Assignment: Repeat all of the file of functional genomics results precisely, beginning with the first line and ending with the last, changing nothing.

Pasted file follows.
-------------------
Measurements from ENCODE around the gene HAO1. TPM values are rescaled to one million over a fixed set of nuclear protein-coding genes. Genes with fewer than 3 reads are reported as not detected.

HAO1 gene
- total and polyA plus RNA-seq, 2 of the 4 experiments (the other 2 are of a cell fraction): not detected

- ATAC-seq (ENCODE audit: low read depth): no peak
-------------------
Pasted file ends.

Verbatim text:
Measurements from ENCODE around the gene HAO1. TPM values are rescaled to one million over a fixed set of nuclear protein-coding genes. Genes with fewer than 3 reads are reported as not detected.

HAO1 gene
- total and polyA plus RNA-seq, 2 of the 4 experiments (the other 2 are of a cell fraction): not detected

- ATAC-seq (ENCODE audit: low read depth): no peak